Bed and Breakfast Questions?
I have some questions about Bed and Breakfasts for all you great people that host and visit them.
This could be a multi-focused thread because my questions are specifically about Bed and Breakfasts, but maybe we can share some nice B&Bs in our areas of Alaska and what you like about them.
My husband and I are considering starting a small B&B. For those of you that are experienced in doing something of this nature, I'd like to know your thoughts (pros and cons) on your experiences with managing a B&B.
One of my Interior area favorite is:
My all time Alaskan Bed and Breakfast/Lodge by far is:
I have a favorite in Colorado and one in Oregon. I have one that I am looking at in Homer that I'd still like to try as well.
I tried to do a search on this, but it came up with nothing and I felt like this was probably the most appropriate place for this kind of thread.
I'll be looking forward to responses!
I know it would cost me a lot, I'd probably never recover.
That's something my wife and I have thought about doing off and on since we moved up here. I can give the perspective of someone who's stayed in various B&B's, had a former co-worker who ran one, and a possible future owner.
First figure out if you plan to do it as your primary source of income, or suplimental income. Making at as a primary source of income is going to be pretty tough, nigh impossible unless you're indepently wealthy. The only way I can see making it pay in lodging is an upscale fly in fishing lodge, which takes alot of $ to get going, but is worth it.
If it's suplimental income, will it be in your current house, will you add stand alone cabins, or add on to the current house?
My perspective as a client, I want a nice clean place to stay. It doesn't need to be deluxe lodgings, but cheap or shoddy contruction or otherwise run down is a big turn off. Just put yourself in the shoes of the tourist, they spent alot of $ to come up here, their lodging should add to their experience. As to breakfast, maybe I'm picky but there is a big difference between store bought pastries and cereal and fresh home made breakfast. It doesn't have to be elaborate, but again you're providing a homey ambiance and the food should reflect that.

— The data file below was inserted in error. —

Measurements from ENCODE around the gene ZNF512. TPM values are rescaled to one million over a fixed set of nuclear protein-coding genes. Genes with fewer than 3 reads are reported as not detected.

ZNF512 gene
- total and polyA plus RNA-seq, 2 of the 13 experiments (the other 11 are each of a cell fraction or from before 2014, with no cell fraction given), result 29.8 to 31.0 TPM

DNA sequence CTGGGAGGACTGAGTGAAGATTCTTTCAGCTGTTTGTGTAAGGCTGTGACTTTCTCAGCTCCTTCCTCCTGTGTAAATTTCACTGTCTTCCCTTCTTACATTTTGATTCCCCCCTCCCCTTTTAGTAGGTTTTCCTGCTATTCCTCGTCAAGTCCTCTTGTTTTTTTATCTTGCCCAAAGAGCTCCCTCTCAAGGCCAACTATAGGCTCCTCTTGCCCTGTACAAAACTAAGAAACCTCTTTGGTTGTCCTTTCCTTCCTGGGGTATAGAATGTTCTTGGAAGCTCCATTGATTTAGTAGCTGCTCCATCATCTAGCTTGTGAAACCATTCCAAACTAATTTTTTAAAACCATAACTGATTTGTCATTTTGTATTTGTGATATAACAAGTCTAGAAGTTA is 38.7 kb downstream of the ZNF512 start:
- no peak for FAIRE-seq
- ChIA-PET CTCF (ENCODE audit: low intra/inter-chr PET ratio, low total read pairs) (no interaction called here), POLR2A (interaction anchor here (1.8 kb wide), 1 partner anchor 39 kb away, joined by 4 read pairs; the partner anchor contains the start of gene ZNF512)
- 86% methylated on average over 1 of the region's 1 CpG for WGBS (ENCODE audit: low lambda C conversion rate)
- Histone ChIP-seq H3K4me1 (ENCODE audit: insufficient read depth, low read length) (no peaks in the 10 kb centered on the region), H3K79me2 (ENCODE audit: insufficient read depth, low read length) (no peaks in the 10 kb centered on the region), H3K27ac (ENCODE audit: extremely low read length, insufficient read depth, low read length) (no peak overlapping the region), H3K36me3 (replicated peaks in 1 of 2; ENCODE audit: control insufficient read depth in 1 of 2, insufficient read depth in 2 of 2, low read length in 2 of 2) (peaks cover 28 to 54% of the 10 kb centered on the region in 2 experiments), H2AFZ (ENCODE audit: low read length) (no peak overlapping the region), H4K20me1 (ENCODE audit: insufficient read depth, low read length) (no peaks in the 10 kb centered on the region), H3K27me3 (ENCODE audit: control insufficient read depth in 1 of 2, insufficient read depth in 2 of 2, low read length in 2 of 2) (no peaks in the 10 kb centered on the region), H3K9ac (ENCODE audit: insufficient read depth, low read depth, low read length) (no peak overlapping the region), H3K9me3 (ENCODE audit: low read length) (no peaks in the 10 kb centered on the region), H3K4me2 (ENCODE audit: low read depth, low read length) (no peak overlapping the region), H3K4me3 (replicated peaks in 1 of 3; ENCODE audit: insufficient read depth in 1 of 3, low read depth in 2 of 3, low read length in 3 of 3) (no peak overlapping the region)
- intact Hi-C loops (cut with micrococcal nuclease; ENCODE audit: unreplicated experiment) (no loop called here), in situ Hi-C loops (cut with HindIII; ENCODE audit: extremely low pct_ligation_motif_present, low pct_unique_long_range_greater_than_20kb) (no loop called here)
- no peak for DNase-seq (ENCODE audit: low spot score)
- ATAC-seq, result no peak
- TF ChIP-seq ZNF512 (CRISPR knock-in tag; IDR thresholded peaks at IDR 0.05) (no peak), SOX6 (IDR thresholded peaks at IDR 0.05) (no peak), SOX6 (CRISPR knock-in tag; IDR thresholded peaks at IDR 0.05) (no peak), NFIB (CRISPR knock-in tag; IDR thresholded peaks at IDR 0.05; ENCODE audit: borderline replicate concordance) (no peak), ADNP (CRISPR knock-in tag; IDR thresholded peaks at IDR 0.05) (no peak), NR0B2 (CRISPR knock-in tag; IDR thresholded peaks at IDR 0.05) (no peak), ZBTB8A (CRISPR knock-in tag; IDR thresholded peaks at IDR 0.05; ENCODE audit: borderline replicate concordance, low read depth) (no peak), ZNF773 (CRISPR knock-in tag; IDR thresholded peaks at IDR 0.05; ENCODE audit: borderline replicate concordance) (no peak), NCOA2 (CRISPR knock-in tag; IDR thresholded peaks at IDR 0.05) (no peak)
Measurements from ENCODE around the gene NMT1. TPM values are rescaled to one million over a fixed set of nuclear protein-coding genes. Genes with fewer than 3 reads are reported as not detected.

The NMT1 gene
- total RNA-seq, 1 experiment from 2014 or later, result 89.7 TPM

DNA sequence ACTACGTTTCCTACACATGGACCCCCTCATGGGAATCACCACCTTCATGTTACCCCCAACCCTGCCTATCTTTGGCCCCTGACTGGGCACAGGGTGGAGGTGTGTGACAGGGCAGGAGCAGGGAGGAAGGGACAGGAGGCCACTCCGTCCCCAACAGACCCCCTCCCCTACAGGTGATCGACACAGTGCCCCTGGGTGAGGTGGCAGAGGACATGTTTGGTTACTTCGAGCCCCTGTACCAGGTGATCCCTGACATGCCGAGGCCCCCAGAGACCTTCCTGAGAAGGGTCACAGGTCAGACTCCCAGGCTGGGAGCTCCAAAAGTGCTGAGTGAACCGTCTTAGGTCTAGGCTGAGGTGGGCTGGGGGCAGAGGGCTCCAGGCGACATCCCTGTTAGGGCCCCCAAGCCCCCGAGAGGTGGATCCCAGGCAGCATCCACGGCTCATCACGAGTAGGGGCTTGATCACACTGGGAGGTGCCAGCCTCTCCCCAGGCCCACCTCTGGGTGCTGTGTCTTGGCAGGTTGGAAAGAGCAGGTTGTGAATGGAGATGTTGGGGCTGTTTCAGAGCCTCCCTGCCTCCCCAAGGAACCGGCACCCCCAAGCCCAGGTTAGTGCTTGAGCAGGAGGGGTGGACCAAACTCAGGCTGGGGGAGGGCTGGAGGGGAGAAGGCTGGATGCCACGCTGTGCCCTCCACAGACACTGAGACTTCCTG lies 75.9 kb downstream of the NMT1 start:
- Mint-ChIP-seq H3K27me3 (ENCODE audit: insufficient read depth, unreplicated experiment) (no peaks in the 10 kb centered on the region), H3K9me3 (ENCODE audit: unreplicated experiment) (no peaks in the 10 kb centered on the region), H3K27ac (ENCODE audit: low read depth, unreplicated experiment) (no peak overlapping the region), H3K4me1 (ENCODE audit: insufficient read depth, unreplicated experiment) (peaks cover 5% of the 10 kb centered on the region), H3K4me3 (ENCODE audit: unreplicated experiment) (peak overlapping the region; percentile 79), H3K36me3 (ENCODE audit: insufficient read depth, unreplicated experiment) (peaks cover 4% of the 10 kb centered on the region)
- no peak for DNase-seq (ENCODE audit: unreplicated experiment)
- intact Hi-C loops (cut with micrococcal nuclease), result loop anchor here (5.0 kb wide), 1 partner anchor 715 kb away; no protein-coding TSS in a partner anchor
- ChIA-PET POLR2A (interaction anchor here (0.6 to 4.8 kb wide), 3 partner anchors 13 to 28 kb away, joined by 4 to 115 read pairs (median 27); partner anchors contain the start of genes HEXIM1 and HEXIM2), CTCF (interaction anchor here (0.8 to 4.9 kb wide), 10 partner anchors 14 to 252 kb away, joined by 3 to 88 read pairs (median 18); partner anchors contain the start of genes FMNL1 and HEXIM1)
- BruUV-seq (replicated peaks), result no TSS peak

Your best advertising is happy customers, that's why the nice clean rooms and fresh baked meal is well worth the added expense and effort it takes to prepare.
The wife and I are not B&B people, but thought we'd try it this year on our fishing trip. We stayed in a nice place north of Homer a ways. We had reservations for a specific room with lots of room and a nice view according to their web site; we paid cash in advance. When we got there our room had been changed (given to someone else) and we had a nice dinky room with a view of the stairs coming down from the parking lot. We were advised the "rules" were to not wear shoes on the carpet...nice carpet. There were two pages of rules posted in our room. There were more rules concerning using the TV. We were less than thrilled!
We were up in the morning to go fishing. I had tea and a piece of banana bread...very good! and the wife had cold cereal and coffee. We had the cheap breakfast due to going fishing early. I think that was $10 each. While eating our guide called and our trip was put off until afternoon. We went to town to play tourist and then we got a call we would not be going fishing that day. We went back to the B&B and told them we were leaving and would not be using the room that night because the only reason we were there was for the fishing trip. They were kind enough to give us back most of our money for the second night.
So, for what little we know, keep your word if you reserve a specific space. Be flexable about check in times. Keep the rules to a min. Have a clear refund policy, but be fair. Something fresh baked is great; we had fresh cookies in our room (2 I think) and the bb.
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